Writing prompts may provide the perfect spark to jump-start your writing...

52 Writing Prompts for Wealthy Web Writers

Writers write. Yes, we do. Yet, there are times we need a gentle nudge, sometimes a push, something to spark our writing flow and get us going.

Writing prompts may provide the perfect spark to jump-start your writing.

I’ve found writing prompts to help in two different situations — when I’m battling writer’s block on a specific client project and when I’m struggling to come up with new content to promote my own business.

In either case, it’s the act of writing something that does the trick.

It’s like starting a bonfire. You can’t get the big logs to burn without first lighting small twigs as kindling.

So, for those times when you need a spark, here are 52 pieces of kindling for you — 52 writing prompts — one for each week of the year…

  1. What is one thing you’d most like to change about your life?
  2. What is one word that best describes how you approach writing?
  3. What do you love most about what you do for your clients?
  4. What gets you excited on a Monday morning?
  5. What led you to pursue writing?
  6. What does your dream office look like?
  7. Ballpoint, rollerball, or fountain pen… and why?
  8. Unlined or lined paper?
  9. What is the best advice you ever got from an important person in your life?
  10. What is the worst advice you ever received?
  11. Describe your ideal day.
  12. What is your favorite thing to do during a work break?
  13. What inspires you?
  14. What is your greatest strength as a writer?
  15. What is the biggest challenge you’ve ever faced?
  16. Do you consider yourself lucky? Why or why not?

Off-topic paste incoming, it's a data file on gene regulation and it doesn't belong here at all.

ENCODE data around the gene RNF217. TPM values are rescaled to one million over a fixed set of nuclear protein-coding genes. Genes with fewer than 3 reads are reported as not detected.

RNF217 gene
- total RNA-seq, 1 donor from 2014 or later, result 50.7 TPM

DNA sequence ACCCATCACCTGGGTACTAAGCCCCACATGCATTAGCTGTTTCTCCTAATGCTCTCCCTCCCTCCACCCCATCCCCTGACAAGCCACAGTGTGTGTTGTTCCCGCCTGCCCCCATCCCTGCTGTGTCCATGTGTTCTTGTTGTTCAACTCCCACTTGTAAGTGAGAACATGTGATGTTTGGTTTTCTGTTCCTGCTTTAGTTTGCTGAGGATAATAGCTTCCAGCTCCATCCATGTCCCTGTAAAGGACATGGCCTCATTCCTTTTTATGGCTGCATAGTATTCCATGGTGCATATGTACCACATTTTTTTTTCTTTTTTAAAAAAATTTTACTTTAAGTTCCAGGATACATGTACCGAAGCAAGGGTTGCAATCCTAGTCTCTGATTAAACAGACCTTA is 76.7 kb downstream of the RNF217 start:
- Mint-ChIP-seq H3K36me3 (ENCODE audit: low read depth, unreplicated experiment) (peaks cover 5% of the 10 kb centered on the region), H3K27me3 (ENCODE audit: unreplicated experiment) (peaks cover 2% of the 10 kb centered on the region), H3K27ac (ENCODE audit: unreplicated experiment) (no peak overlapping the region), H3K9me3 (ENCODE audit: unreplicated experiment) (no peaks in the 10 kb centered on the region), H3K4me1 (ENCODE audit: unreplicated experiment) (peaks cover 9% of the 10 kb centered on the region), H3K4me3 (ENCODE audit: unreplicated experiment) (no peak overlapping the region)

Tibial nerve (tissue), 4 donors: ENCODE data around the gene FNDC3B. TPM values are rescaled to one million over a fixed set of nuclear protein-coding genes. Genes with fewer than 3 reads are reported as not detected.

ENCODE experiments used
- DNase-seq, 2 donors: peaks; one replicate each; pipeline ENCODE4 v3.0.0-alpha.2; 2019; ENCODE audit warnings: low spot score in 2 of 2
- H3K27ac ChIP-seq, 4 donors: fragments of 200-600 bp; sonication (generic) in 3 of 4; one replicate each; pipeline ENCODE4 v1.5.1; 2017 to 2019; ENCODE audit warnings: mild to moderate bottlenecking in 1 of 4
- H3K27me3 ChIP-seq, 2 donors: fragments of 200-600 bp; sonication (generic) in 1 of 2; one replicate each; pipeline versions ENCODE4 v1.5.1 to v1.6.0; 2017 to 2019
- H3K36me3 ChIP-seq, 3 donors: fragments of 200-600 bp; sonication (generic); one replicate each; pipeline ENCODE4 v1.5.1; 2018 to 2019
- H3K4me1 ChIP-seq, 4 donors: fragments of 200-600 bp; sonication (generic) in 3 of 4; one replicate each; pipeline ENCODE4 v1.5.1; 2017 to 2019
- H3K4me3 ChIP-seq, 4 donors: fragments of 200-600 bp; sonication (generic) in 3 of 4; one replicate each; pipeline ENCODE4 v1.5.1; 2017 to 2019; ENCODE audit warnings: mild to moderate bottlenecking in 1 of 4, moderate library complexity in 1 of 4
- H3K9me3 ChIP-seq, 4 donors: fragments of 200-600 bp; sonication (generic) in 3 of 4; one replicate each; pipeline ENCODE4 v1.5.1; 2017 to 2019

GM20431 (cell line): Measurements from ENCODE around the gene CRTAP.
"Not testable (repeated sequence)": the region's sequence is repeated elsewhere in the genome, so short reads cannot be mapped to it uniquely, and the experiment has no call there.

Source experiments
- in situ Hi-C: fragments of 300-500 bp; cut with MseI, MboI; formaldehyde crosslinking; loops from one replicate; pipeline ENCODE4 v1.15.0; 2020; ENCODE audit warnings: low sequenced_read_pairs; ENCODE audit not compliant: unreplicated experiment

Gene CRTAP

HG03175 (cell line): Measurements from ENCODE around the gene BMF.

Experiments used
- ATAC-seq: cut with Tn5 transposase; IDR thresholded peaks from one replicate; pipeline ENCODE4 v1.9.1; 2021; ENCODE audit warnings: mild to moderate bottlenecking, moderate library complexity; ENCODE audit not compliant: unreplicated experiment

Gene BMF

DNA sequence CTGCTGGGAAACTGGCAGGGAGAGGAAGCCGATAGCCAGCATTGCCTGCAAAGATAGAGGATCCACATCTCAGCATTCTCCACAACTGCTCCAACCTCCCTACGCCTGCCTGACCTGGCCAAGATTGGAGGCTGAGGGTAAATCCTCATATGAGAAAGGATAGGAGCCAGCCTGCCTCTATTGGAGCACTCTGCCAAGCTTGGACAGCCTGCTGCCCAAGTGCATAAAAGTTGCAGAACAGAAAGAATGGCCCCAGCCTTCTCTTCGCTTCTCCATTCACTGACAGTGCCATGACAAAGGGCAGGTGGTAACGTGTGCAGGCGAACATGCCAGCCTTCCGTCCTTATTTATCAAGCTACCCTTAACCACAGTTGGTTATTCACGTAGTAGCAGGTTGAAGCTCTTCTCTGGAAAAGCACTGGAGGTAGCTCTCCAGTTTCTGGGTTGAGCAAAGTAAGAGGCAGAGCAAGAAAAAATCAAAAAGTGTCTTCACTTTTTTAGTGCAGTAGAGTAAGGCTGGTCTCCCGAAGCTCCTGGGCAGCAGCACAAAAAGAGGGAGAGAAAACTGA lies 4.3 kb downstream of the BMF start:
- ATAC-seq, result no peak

17. What is the best gift you ever received?
  18. What is the most creative gift you’ve ever given?
  19. Describe your favorite writing project.
  20. What is your most memorable writing project?
  21. Who is your favorite author?
  22. If you could be any fictional character, who would you be and why?
  23. If you could meet any world leader, past or present, who would it be and why?
  24. Who was a positive influence in making you the writer you are today?
  25. What business person do you admire the most?
  26. What do you most enjoy about writing?
  27. Name some of the songs on your work-day playlist.
  28. What is your favorite inspirational quote?
  29. Bucket list — what’s on it, what have you already crossed off?
  30. What are you known for?
  31. How do you want to be remembered?
  32. What books are on your office bookshelf?
  33. What is the one book that’s had the biggest impact on your writing life?
  34. Describe your favorite client.
  35. What is your favorite holiday?
  36. What is your favorite season?
  37. What is the best place for a client meeting?
  38. What is an ideal client thank you gift?
  39. Describe the best referral you ever received.
  40. When did you consider yourself a “real” writer? (If not yet, what will it take for you to do so?)
  41. How did it feel to get your first check from a client for a writing job? (If you haven’t yet, how do you imagine it will feel?)
  42. What brings you joy?
  43. What makes you mad?
  44. Describe your proudest moment.
  45. What is your most significant accomplishment/achievement to date?
  46. What’s the thing you’ve worked hardest to achieve?
  47. Do you consider yourself “wealthy”? (If not, what do you need in order to claim that adjective?)
  48. Do you consider yourself an influencer? Why or why not?
  49. Do you consider yourself a leader? Why or why not?
  50. What’s the best way to travel?
  51. How does your car reflect your personality?
  52. What is your most important attribute?

Using These Writing Prompts

These writing prompts are in no specific order. You can simply follow them in the order they are or choose your own order.